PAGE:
Valve means 46 is screw threaded at 48 into the axial port 24. This valve 46 may be of a conventional type, being normally spring biased at 50 to a closed condition. A plunger 52 extending axially downwardly through the spray top is manually depressable by a spring lever 54 connected as at 56 thereto to open the valve 46 against spring 50 to permit pressurized liquid to be sprayed or discharged from an orifice 58 communicating with the liquid in the container 10 by means of the port 24, valve 46 and discharge tube 20.
The spring lever 54 includes a finger engagement portion 60, the bifurcated connection portion 56 engaged in an annular slot 62 in a head portion 64 of the plunger 52 and a reversely downwardly bent spread apart bifurcated front portion 66. The two arms 68 and 70, comprising the front portion 66, are engaged in an annular slot 72 in the spray top 40. The finger engagement portion 60 is normally positioned adjacent to a handle grip 74, formed integrally with the top wall 76 of the container 10. In this manner, the handle 74 is gripped in one hand and the spring lever 54 may be actuated by one finger of the gripping hand to perform a spraying operation.
The pressure chamber 18 may be recharged by unscrewing the spray top 40 from the nipple 38, and by screwing thereon a recharging means such as a pump. A low pressure safety valve 78, screwed as at 80 upwardly into a vertically extending through port 81 in the stopper member 26 protects against overpressurizing the container 10 in a conventional manner. By removing the cap 30, the stopper member 26 may be removed to recharge the container 10 with an appropriate liquid.
With particular reference to FIGS. 1, 2, 5 and 6, the valve supporting stopper member 26 is horizontally slotted at 82 through the port 24. A valve member 83 is pivotally connected in the slot 82 to the squared lower end 84 of a pivot pin 86 vertically journaled through the stopper member 26. As best illustrated in FIGS. 1, 2 and 4, a lever 88 is secured at its inner end to a squared upper end 90 of the pivot pin 86 outwardly of the stopper member. Lever 88 includes an arcuate inner portion 92 and an outer end 94 extending through an aperature 96 in the handle 74 into a position for manual manipulation thereof by a finger or thumb of the gripping hand. The arcuate portion 92 surrounds the nipple 38 in a manner so as to permit a predetermined degree of pivotal movement thereof to move the valve member 83 between first and second positions as will be subsequently described.
The valve member 83 is in the form of an arcuate segment having a thick side 100 with a hole 102 therethrough and a thin side 104 formed by a cut out portion 106 in the top thereof. With reference to FIGS. 1 and 5, when the lever 88 is in a first position, designated by the broken lines in FIG. 4, the thick side 100 of valve member 83 is positioned to align the discharge tube 20 with the port 24, liquid discharge valve 48 and spray orifice 58 through the segment valve hole 102. The thick side fills the slot 82 and seals off the pressurized upper chamber portion 18.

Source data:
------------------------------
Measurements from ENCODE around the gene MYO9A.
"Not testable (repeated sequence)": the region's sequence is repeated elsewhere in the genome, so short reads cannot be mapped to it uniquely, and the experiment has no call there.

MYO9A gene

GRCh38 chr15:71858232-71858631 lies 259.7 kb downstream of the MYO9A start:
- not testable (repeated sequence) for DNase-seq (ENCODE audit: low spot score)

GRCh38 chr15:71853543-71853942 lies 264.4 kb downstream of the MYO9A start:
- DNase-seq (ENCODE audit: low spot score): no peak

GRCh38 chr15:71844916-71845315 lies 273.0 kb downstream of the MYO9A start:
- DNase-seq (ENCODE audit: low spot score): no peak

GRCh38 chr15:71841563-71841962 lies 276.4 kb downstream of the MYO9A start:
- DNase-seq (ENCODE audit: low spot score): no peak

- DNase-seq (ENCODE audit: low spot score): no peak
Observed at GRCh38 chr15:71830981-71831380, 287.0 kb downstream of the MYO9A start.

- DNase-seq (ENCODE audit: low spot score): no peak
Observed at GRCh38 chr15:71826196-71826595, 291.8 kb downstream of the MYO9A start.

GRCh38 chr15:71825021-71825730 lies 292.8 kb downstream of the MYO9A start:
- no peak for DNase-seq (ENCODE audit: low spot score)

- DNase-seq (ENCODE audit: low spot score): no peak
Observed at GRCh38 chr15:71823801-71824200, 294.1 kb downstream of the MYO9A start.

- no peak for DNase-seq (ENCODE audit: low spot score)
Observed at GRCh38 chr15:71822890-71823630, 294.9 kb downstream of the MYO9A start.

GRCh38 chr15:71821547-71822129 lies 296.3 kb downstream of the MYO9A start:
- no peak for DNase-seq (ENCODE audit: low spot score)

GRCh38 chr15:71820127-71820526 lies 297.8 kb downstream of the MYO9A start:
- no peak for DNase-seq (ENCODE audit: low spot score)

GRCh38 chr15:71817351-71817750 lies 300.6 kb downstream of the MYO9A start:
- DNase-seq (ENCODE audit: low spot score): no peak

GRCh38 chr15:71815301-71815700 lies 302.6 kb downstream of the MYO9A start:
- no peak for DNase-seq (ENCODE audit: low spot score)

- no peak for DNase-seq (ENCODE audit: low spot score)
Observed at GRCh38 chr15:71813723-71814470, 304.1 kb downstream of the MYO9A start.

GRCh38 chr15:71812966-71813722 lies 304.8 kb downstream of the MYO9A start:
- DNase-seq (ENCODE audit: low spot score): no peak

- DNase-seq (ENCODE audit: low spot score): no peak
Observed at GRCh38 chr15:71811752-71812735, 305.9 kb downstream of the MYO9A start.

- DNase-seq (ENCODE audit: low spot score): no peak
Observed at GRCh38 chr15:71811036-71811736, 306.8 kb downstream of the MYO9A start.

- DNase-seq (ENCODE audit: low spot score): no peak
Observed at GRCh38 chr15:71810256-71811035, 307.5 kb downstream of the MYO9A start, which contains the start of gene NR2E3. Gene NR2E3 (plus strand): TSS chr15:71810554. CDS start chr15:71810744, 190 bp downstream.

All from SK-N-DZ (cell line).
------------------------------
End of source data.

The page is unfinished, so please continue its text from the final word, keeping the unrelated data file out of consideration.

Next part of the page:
When the lever 88 is pivoted to the full line position of FIG. 4, the thin bottom side 104 seals the discharge tube 20 off from the upper portion of port 24 as best seen in FIG. 2. Simultaneously, the upper cut out portion 106 opens the upper pressure chamber portion 18 through slot 82, FIGS. 2 and 6, to the spray port 58 by means of the port 24 and the discharge valve 46. When the spring lever 54 is actuated, the pressurized medium such as air or other gas passes from the upper pressure chamber portion 18 through the slot 82, cut out valve portion 106, upper portion of port 24, discharge valve 46 and out through the spray orifice 58 to clear any obstructions or clogs therefrom. Briefly, when the lever 88 is in the first position, the fluid from the container 10 is discharged under pressure through the spray orifice 58, and when the lever 88 is in the second position, the pressurized medium from the upper chamber portion 18 is passed outwardly through the spray orifice 58 to clear the passageways and discharge valve of any clogs or obstructions formed during the spray operating or during a storage period.
|Cited Patent||Filing date||Publication date||Applicant||Title|
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|US3357601 *||Feb 18, 1966||Dec 12, 1967||Impact Container Corp||Pressurized container assembly|
|US3430820 *||May 11, 1967||Mar 4, 1969||Union Carbide Corp||Vapor-liquid withdrawal valve|
|US3459220 *||Feb 15, 1966||Aug 5, 1969||Allied Chem||Single port liquid vapor valve|
|US3578788 *||Nov 13, 1968||May 18, 1971||Union Carbide Corp||Gas liquid withdrawal valve|
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|Citing Patent||Filing date||Publication date||Applicant||Title|
|US6086278 *||Apr 19, 1994||Jul 11, 2000||Keller; James Mcneel||Foam dispensing bottle brush|
|US7793686 *||Jan 30, 2004||Sep 14, 2010||Joon-Hyuk Jang||Overpressure safety apparatus of gas fuel container|
|US20060237067 *||Jan 30, 2004||Oct 26, 2006||Lee Young-Seok||Overpressure safety apparatus of gas fuel container|
|WO2003068411A1||Feb 5, 2003||Aug 21, 2003||Euro Digital Systemes||Device for dispersing a liquid in the atmosphere, comprising means for unclogging a spraying nozzle|
|U.S. Classification||222/402.17, 239/112, 222/402.18|